There are 30,000 prostitutes in Paris, most of them so poor that they have to rent suggestive pieces of clothes to attract customers! What are the police doing? Every week, they pick up the prostitutes and take them to the prison St. Martin. The next morning, they are taken to the Hospital in an open wagon, standing and pressed against each other; one is crying, the other is wailing, a next one hides her face in her hands; the proud ones stare at the people and defy the booing of the bourgeois. Should prostitution be abolished in Paris, some 20,000 girls would die from want.

 

Inglorious Send-Off

 

Do not get offended at all the beggars either, the police also pick them up from time to time and took them to the "dépôts" (or jails) where many meet their death. In the years 1769, 70 and 71, they came so hard on them, some people thought they meant to eradicate them. That's the way people die in our so-called enlightened century; to be poor is a crime, nowadays.

 

Now that we have left La Courtille, take a look at this huge building, this is an hospital, the Hôtel-Dieu, where many poor people come to die. Every night, 50 of them are sent to the common grave of Clamart on a carriage. Can you imagine this dark equipage roaming the streets at night? It is quite an horrible sight. Twelve men drive it while a priest walks in front of it, holding a cross and a bell. It leaves the Hôtel-Dieu at 4 A.M, ringing its bell as if to spread fear in the hearts of the living. These bodies have no shroud, they're simply wrapped into floor clothes. Then they are thrown into an open pit, and covered with lime. No tombstones, no pyramids, the place is naked. On All Souls' Day, the poor go there. They know they shall end up here one day, joining their friends and relatives in the grave. They kneel down and pray, and then they leave to drink. At night, the young surgeons surreptitiously enter the place to steal the fresh corpses—thus the poor are even deprived of their bodies.

 

What Will Become of Paris?

 

Looking at this painting, you wonder what will become of Paris. Just like Thebes, Persepolis or Carthage, it is bound to disappear. Its destruction under the slow and merciless hand of time is inevitable. The earth shall cover the last remains of this city, and the weeds shall grow in its bosom. When this river, so usefully restrained between some sumptuous quays of stone, shall overflow, the waters will form some muddy morasses and the places where all these people live today will be infected with poisonous animals! What do we know about disasters? What do we know? Paris destroyed. Ô, I will always say, just like in Memmon: what a pity!

 

Thibault Ehrengardt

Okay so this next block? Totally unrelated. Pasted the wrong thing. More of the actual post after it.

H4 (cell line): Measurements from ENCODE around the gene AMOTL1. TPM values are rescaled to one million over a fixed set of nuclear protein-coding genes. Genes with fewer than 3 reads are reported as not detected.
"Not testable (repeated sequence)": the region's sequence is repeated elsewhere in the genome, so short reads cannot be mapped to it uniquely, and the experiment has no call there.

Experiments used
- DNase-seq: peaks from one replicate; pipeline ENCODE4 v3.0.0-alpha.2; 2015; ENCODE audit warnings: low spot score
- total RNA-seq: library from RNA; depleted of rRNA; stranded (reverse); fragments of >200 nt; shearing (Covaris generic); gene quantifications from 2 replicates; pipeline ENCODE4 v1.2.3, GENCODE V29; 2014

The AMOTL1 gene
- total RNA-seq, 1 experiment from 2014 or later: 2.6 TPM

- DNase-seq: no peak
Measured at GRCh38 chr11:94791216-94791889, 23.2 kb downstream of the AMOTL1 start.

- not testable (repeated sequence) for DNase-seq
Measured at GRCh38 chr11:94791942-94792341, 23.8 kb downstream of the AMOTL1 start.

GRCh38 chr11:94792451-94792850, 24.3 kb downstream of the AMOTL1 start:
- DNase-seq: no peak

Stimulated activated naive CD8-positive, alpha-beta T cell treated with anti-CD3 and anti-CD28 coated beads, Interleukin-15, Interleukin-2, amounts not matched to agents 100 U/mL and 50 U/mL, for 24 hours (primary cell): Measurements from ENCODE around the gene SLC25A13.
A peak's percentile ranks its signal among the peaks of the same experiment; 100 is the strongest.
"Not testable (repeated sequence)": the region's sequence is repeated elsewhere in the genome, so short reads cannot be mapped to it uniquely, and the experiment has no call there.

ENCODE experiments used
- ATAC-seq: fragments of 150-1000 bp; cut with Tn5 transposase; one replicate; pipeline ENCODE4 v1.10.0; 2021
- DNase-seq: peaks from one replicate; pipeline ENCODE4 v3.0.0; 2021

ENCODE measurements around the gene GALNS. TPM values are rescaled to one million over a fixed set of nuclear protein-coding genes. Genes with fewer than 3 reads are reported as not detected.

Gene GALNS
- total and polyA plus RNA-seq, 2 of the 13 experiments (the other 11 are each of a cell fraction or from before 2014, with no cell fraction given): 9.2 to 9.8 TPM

Rare Book Monthly

  • <b>19th Century Shop:</b> Charles Darwin on sexuality and the transmission of hereditary characteristics: Autograph Letter Signed to Lawson Tait. Down, 17 January [1877].
    <b>19th Century Shop:</b> MILTON, JOHN. <i>Paradise Lost. A Poem written in ten books.</i> London: 1667. A very rare example with the contemporary binding untouched and with a 1667 title page.
    <b>19th Century Shop:</b> Hamilton secures the ratification of the Constitution: <i>The Debates and Proceedings of the Convention of the State of New-York, assembled at Poughkeespsie, on the 17th June, 1788.</i>
    <b>19th Century Shop:</b> The social contract “Man is born free, and everywhere he is in chains”: ROUSSEAU, JEAN-JACQUES. <i>Principes du Droit Politique [Du Contract Social]</i>. Amsterdam: Michel Rey, 1762
    <b>19th Century Shop:</b> “The first English textbook on geometrical land-measurement and surveying”: BENESE, RICHARD. <i>This Boke Sheweth the Maner of Measurynge All Maner of Lande…</i>
  • <b>Sotheby’s Paris: Livres et Manuscrits. November 21, 2018</b>
    <b>Sotheby’s Paris, Nov, 21:</b> ANDRÉ BRETON, <i>La Lampe dans l’horloge.</i> Paris, Robert Marin, 1948. Binding by Rose Adler, dated 1959. €15,000 to €20,000
    <b>Sotheby’s Paris, Nov, 21:</b> ARTHUR RIMBAUD, <i>Une Saison en enfer.</i> Bruxelles, Alliance typographique, 1873. Binding by Rose Adler. €25,000 to €35,000
    <b>Sotheby’s Paris, Nov, 21:</b> TRISTAN TZARA, <i>La Bonne heure.</i> Paris, Raymond Jacquet 1955. Binding by Rose Adler, dated 1958. €8,000 to €12,000
    <b>Sotheby’s Paris: Livres et Manuscrits. November 21, 2018</b>
    <b>Sotheby’s Paris, Nov, 21:</b> PIERRE REVERDY, <i>La Lucarne ovale.</i> Paris, 1916. Binding by Rose Adler, dated 1949. €20,000 to €30,000
    <b>Sotheby’s Paris, Nov, 21:</b> RENÉ CHAR, PABLO PICASSO, <i>Le Marteau sans maître and Moulin Premier.</i> 1927-1935. Paris, José Corti, 1945. Binding by Rose Adler, dated 1947. €20,000 to €30,000
    <b>Sotheby’s Paris, Nov, 21:</b> MARCEL PROUST, Friendly correspondence to the count Louis Gautier-Vignal. 1914-1921. €20,000 to €30,000
    <b>Sotheby’s Paris: Livres et Manuscrits. November 21, 2018</b>
    <b>Sotheby’s Paris, Nov, 21:</b> JEAN COCTEAU, Portrait of the Baron de Charlus, circa 1921-1923. Original drawing signed. €7,000 to €10,000
    <b>Sotheby’s Paris, Nov, 21:</b> PAUL ÉLUARD, JOAN MIRÓ, <i>À toute épreuve.</i> Genève, Gérald Cramer, 1958. First illustrated edition. €15,000 to €25,000
    <b>Sotheby’s Paris, Nov, 21:</b> PAUL VERLAINE, PIERRE BONNARD, <i>Parallèlement.</i> Paris, Imprimerie nationale, Ambroise Vollard, 1900. €15,000 to €25,000